**********
    We move pretty fast for some rabid garden snails.
    -PaulaEdwina



  11. #11
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    Quote Originally Posted by Pally View Post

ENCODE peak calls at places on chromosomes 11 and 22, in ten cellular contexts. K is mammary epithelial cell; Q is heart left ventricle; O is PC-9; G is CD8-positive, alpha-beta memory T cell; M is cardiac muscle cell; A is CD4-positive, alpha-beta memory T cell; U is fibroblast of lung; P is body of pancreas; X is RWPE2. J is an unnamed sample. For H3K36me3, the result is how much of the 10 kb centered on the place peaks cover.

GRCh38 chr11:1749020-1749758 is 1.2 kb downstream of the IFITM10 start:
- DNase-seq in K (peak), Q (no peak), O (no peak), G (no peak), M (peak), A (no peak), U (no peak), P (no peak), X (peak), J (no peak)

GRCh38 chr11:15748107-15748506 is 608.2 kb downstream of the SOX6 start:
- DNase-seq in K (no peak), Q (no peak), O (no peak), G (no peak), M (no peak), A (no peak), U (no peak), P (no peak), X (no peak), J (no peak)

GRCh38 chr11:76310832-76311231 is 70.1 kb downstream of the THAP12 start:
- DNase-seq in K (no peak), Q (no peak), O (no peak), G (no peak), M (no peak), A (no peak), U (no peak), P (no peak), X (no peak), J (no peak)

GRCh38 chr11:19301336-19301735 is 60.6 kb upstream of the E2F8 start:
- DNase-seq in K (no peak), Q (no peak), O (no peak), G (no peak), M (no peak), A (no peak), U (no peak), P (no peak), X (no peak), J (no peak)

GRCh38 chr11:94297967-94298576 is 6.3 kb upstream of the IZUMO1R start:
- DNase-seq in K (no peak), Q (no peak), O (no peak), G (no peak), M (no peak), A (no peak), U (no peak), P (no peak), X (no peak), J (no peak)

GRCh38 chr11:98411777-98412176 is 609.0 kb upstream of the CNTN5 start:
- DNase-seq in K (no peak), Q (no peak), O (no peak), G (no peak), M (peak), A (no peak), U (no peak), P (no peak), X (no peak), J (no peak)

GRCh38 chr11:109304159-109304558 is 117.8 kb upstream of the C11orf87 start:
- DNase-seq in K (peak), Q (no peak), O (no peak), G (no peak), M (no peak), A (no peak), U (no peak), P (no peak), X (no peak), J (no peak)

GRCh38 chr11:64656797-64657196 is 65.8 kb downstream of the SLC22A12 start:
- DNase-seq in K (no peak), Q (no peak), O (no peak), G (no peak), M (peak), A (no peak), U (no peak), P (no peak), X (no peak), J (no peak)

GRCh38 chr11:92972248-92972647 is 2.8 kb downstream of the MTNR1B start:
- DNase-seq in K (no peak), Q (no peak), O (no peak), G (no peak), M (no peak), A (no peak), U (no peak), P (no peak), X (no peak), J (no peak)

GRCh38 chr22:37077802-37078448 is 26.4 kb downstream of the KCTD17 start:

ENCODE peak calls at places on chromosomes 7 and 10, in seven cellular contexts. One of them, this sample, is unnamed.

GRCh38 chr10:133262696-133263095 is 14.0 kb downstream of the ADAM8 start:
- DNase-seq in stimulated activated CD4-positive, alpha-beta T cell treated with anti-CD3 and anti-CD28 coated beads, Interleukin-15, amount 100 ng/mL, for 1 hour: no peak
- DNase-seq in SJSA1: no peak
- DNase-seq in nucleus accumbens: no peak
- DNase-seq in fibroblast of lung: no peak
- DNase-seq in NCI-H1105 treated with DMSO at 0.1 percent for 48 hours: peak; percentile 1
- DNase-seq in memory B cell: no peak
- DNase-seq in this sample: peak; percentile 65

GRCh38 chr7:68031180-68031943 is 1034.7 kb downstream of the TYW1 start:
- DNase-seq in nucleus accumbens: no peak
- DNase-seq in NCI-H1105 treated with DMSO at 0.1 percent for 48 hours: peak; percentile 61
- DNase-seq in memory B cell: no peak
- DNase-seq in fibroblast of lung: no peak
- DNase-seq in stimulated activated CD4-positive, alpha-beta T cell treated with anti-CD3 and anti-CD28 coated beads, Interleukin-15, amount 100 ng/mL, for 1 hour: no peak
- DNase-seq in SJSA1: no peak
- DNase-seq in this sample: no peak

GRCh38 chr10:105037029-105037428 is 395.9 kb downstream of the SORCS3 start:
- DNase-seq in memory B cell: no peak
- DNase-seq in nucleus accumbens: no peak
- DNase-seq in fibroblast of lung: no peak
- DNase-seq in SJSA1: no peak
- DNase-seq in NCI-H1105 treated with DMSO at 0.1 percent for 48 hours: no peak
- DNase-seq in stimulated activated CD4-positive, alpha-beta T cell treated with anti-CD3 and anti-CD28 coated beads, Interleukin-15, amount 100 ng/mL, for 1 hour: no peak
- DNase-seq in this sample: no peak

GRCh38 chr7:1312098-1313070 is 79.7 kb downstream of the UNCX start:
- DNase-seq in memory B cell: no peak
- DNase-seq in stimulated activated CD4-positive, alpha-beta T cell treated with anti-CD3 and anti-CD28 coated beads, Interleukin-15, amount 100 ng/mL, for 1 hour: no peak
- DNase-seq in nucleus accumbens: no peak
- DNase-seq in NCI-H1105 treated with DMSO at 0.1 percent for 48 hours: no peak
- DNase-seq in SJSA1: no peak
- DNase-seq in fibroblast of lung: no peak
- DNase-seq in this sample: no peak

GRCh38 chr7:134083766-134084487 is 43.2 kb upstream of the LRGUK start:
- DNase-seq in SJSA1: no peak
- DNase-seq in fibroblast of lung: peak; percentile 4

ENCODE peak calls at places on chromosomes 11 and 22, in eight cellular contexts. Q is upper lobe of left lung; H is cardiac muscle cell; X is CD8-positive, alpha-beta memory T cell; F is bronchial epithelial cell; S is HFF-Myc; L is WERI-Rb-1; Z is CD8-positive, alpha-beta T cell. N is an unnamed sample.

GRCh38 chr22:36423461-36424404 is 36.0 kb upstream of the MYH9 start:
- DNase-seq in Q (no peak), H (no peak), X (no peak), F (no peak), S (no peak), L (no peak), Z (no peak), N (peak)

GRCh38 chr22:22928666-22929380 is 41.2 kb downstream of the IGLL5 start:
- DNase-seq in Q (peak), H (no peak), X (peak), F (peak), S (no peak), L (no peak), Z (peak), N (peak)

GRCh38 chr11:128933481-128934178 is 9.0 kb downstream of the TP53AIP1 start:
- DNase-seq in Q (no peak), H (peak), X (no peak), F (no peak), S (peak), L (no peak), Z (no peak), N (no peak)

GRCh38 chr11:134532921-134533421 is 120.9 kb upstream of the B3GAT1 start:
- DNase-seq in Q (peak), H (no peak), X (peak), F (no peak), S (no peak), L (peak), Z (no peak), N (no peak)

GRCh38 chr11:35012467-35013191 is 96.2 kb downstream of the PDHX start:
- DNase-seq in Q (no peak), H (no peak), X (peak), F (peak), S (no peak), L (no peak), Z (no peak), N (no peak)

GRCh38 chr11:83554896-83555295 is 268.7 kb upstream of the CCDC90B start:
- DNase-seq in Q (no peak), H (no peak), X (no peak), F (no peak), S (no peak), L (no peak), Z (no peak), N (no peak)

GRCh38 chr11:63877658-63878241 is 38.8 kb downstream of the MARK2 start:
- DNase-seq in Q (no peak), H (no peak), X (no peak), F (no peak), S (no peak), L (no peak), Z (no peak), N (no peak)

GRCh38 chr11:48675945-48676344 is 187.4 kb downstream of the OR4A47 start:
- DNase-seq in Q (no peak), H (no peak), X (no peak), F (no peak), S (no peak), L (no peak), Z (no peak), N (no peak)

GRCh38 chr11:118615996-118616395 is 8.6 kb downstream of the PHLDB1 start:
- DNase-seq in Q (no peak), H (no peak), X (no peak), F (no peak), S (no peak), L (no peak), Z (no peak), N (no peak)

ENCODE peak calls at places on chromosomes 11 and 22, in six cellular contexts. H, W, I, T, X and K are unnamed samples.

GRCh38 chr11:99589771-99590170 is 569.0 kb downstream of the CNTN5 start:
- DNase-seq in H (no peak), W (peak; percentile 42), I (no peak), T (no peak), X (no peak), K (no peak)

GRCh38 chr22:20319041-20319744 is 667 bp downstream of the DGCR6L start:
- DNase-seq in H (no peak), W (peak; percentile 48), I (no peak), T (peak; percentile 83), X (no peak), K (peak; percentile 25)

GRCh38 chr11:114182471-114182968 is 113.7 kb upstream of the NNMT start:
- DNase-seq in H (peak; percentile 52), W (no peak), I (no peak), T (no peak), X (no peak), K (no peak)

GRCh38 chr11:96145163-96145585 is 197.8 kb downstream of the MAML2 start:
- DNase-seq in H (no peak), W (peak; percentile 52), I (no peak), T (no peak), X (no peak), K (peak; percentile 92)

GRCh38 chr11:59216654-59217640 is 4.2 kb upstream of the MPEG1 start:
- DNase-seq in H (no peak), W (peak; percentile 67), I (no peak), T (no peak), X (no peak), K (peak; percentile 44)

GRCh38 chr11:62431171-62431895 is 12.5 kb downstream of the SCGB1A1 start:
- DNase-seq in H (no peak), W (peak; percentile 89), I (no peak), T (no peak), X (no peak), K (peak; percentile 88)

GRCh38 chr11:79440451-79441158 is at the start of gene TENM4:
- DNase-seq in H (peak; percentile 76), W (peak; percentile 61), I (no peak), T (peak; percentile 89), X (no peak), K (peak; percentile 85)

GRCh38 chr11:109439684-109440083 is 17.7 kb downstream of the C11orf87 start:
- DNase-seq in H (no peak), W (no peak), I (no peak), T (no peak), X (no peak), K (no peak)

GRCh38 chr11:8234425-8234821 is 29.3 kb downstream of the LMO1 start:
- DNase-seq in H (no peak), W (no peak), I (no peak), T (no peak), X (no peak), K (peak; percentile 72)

But in my mind one significant problem with the four year old offerings was that so many of them just weren't ready in time. The first shows to hold a class were in May. As PNW mentioned, many are not even actually 4 by then. The trainers that head south would only be back for a month or so, and since most can't afford to drag (then) three year olds to Florida, they might just go in the field all winter. Those that do stay in work are confined to indoor riding, so you take them out to their first show and it's in a big outdoor ring with scary jumps and flags and.....It's asking a lot of very young horses. For is reason I like the idea of the four year olds being an "optional" offering by individual shows and series so they can decide if it is worth having, depending on their timing, facilities, and schedule.